September 18 • 12:00 PM

When Counterfeit and Contaminated Drugs Are Deadly

The cost and the crackdown, worldwide.


September 18 • 10:00 AM

How Do You Make a Living, Molly Crabapple?

Noah Davis talks to Molly Crapabble about Michelangelo, the Medicis, and the tension between making art and making money.


September 18 • 9:00 AM

Um, Why Are These Professors Creeping on My Facebook Page?

The ethics of student-teacher “intimacy”—on campus and on social media.


September 18 • 8:00 AM

Welcome to the Economy Economy

With the recent introduction of Apple Pay, the Silicon Valley giant is promising to remake how we interact with money. Could iCoin be next?



September 18 • 6:09 AM

How to Build a Better Election

Elimination-style voting is harder to fiddle with than majority rule.


September 18 • 6:00 AM

Homeless on Purpose

The latest entry in a series of interviews about subculture in America.


September 18 • 4:00 AM

Why Original Artworks Move Us More Than Reproductions

Researchers present evidence that hand-created artworks convey an almost magical sense of the artist’s essence.


September 17 • 4:00 PM

Why Gun Control Groups Have Moved Away From an Assault Weapons Ban

A decade after the ban expired, gun control groups say that focusing on other policies will save more American lives.


September 17 • 2:00 PM

Can You Make Two People Like Each Other Just By Telling Them That They Should?

OKCupid manipulates user data in an attempt to find out.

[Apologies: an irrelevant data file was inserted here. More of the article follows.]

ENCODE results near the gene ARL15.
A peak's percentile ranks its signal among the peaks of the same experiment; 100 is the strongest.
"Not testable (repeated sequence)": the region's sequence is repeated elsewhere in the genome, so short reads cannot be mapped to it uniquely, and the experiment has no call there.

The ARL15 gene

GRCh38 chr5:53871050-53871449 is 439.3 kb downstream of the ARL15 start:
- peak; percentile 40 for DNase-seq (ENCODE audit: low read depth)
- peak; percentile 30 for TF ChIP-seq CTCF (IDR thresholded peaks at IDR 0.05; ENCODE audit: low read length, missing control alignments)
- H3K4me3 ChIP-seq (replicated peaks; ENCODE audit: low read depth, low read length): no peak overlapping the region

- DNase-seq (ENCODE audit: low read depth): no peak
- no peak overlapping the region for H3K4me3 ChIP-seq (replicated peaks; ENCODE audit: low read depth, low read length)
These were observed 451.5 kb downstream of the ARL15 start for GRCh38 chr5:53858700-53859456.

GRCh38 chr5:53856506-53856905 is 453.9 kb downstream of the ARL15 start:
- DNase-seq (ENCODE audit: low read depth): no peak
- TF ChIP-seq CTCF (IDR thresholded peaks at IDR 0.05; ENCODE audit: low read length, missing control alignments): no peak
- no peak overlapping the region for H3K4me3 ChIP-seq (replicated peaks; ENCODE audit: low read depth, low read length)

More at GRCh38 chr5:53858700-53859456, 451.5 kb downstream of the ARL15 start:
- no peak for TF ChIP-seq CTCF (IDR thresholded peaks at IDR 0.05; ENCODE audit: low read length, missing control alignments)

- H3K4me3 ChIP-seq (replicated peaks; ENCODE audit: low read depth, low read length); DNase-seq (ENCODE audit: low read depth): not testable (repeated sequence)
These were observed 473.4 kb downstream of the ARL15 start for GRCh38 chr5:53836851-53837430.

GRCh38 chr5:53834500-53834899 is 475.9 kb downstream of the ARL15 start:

September 17 • 12:00 PM

Understanding ISIL Messaging Through Behavioral Science

By generating propaganda that taps into individuals’ emotional and cognitive states, ISIL is better able motivate people to join their jihad.


September 17 • 10:00 AM

Pulling Punches: Why Sports Leagues Treat Most Offenders With Leniency

There’s a psychological explanation for the weak punishment given to Ray Rice before a video surfaced that made a re-evaluation unavoidable.


Follow us


For Charitable Products, Sex Doesn’t Sell

Sexy women may turn heads, but for pro-social and charitable products, they won't change minds.

Carbon Taxes Really Do Work

A new study shows that taxing carbon dioxide emissions could actually work to reduce greenhouse gases without any negative effects on employment and revenues.

Savor Good Times, Get Through the Bad Ones—With Categories

Ticking off a category of things to do can feel like progress or a fun time coming to an end.

How to Build a Better Election

Elimination-style voting is harder to fiddle with than majority rule.

Do Conspiracy Theorists Feed on Unsuspecting Internet Trolls?

Not literally, but debunkers and satirists do fuel conspiracy theorists' appetites.

The Big One

One in three drivers in Brooklyn's Park Slope—at certain times of day—is just looking for parking. The same goes for drivers in Manhattan's SoHo. September/October 2014 new-big-one-3

Copyright © 2014 by Pacific Standard and The Miller-McCune Center for Research, Media, and Public Policy. All Rights Reserved.